The Silom Thai Cooking School is an absolute must for any visitor to Bangkok, regardless of culinary skill! The school runs small classes (only 1-9 people) in traditional open kitchens three times a day and is extremely professionally operated!
Before the class even started I have to praise the school for their amazing welcome email! Details of where to meet the chef for the market tour were extremely detailed and easy to follow by public transport or taxi. They even suggested a leaving time, based on traffic and a letter for your taxi driver in Thai to make sure they get you to the right place! Amazing customer service!
Every class (except evening classes) starts with a guided trip to a local market to buy the fresh ingredients needed. Your chef explains the variety of vegetables, herbs and spices available as well as their uses, differences and substitute items – great for when you get home and can’t source a specific ingredient!
The market was fascinating and really made me wish that there were more fresh markets like this readily available in London! If you have a local grocery, butcher, baker, market etc, make sure you use them to stop them all disappearing!
After filling our baskets with the necessary ingredients, our class walked back to the school to start cooking our 5-course lunch from scratch under the watchful eye of Chef Nam. The first task was to make fresh coconut milk ready for our dishes. The process is relatively straightforward, but takes a bit of effort to squeeze the coconut flesh and water twice to produce cream (first round) and milk (second round)!
For all of the dishes we prepared the ingredients and cooked the dish in less than 30 minutes! We always prepared all the ingredients before we started cooking in the extremely hot woks stationed outside and this means your not panicking over chopping something whilst the wok burns.
Tom Yum Goong ( Spicy sour shrimp Soup)
This soup combines the usual Thai flavours of spicy and sour, that are sure to warm up the coldest of days! Many ingredients are left in large chunks as they are designed to give flavour but not be eaten in the final soup.
The final dish was absolutely delicious and the perfect start to our Thai menu!
Shrimp Pad Thai
Pad Thai is something I ate neary daily from the multitude of Street food vendors in Thailand and I was excited to learn how to cook it as I’m always disappointed by the dish in the UK! The trickiest part is preparing the noodles that have to be soaked before cooking, otherwise its a quick and satisfying meal! (Since being back in the UK I have discovered MAMA instant noodles, which work really well and require no soaking!)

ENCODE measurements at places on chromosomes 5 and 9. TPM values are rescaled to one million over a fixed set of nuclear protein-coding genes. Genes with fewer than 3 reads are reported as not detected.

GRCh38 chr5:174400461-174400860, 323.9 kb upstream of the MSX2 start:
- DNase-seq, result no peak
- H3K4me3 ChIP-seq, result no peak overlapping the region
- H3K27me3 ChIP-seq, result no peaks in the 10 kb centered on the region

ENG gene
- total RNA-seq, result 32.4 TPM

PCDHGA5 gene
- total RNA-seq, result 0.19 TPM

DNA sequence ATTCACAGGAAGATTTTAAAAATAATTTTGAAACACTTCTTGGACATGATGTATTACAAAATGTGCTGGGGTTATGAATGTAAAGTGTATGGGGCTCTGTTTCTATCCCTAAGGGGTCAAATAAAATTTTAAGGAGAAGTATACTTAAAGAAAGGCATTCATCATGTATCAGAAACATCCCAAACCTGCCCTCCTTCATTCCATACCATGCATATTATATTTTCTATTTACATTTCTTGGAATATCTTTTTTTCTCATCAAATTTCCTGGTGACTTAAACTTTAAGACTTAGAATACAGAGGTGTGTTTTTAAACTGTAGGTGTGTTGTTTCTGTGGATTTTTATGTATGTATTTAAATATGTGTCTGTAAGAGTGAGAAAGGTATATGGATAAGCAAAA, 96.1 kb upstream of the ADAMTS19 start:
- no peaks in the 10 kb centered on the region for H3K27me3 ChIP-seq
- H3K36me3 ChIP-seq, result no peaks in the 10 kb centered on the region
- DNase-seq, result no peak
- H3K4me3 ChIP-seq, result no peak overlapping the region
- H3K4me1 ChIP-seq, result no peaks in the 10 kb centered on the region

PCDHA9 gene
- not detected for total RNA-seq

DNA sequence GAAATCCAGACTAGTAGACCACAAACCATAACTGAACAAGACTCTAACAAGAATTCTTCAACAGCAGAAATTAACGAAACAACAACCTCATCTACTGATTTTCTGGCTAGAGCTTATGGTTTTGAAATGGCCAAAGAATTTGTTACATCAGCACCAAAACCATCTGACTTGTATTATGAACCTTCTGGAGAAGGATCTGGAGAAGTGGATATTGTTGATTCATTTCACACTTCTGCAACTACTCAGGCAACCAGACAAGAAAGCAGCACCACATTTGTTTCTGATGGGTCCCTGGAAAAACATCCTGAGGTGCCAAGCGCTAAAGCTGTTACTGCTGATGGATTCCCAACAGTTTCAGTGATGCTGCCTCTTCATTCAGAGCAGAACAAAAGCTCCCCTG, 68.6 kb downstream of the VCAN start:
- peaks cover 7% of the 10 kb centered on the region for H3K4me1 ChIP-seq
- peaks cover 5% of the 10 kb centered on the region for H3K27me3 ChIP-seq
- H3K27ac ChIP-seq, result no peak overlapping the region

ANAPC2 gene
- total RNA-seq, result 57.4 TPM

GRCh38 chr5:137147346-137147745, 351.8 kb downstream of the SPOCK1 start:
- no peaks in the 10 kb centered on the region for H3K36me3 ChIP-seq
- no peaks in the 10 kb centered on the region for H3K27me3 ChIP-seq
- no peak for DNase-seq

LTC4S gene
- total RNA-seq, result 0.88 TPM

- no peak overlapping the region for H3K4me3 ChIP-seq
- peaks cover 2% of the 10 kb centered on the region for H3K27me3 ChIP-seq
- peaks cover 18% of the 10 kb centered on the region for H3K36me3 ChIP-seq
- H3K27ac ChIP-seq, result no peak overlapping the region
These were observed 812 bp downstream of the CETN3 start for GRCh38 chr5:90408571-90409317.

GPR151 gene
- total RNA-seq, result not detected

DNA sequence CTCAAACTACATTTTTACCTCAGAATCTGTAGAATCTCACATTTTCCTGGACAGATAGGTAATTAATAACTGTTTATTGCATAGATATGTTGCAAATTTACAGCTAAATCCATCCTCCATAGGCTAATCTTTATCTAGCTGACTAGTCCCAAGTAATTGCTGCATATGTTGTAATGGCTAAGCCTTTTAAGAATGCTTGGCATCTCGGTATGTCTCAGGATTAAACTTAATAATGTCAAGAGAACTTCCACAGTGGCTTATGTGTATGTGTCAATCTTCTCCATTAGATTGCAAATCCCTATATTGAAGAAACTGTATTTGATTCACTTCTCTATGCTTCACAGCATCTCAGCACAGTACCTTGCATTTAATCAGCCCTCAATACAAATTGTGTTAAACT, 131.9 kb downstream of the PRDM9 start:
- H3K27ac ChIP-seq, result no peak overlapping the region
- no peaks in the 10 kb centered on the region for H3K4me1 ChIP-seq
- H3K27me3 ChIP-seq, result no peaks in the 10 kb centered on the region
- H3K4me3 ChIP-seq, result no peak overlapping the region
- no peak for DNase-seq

Phaneang Nuea ( Penang Chicken Curry)
This Malaysian curry was extremely quick as we were able to use a red curry paste pre-made. This wasn’t shop bought, but made by an earlier class (our surplus green curry paste would be kept for another class too). The key component that makes it a Penang curry is the inclusion of green beans and chopped peanuts.
Geang Khew Waan Gai (Green Chicken Curry)
Our last dish had two stages preparing the green curry paste from scratch and then making our curry. To make the paste the whole class joined efforts to chop up the various ingredients and pound them in a huge mortar and pestle!
Once the paste was made it can be kept in an air tight container in the fridge for a few weeks/month, so the effort is worth it! From there it was simply cooking it altogether in the wok to make a delicious green curry!
Khaw Neaw Ma Muang (Sticky rice and mango)
Our last dish was the infamous dessert of Thailand and the perfect way to end any meal! Although many main dishes aren’t meant to have sugar (although it is often added for tourists tastes) the dessert is a sweet tooth’s dream! The rice is cooked and then mixed with Pandan leaves, coconut milk and lots of sugar to make it sweet. Amazing!
After our final dish, feeling satisfyingly full of amazing dishes, all attendees were presented with a perfect little cookbook! It includes the information on ingredients from the market tour, the components of Thai cooking and recipes for everything we had made and more! The ideal way to end the class!
– always use vegetable oil for Thai cooking.
– if ingredients are left in big chunks, it normally indicates not to eat it as it is only there for flavour ( e.g. ginger, lime leaves).
– many places serve watery curry as it’s quicker to cook, keep stirring it and make it thicker for a nicer curry.
– It’s not Thai if there’s no fish sauce!
– Spend time preparing everything first before you start cooking.
– Cooking from scratch is fun, and it definitely tastes better!
This was one of the best cooking classes I have done anywhere! The level of service from the school was amazing and the instruction/experience was fantastic. I feel confident in making these dishes again, ingredients permitting, and think the value for money was exceptional! The class is the perfect way to experience authentic Thai culture and cuisine and would be my must do for Bangkok!
Cost: 1000 THB each.
Time: approximately 3-4 hours.
Date of Travel: March 2016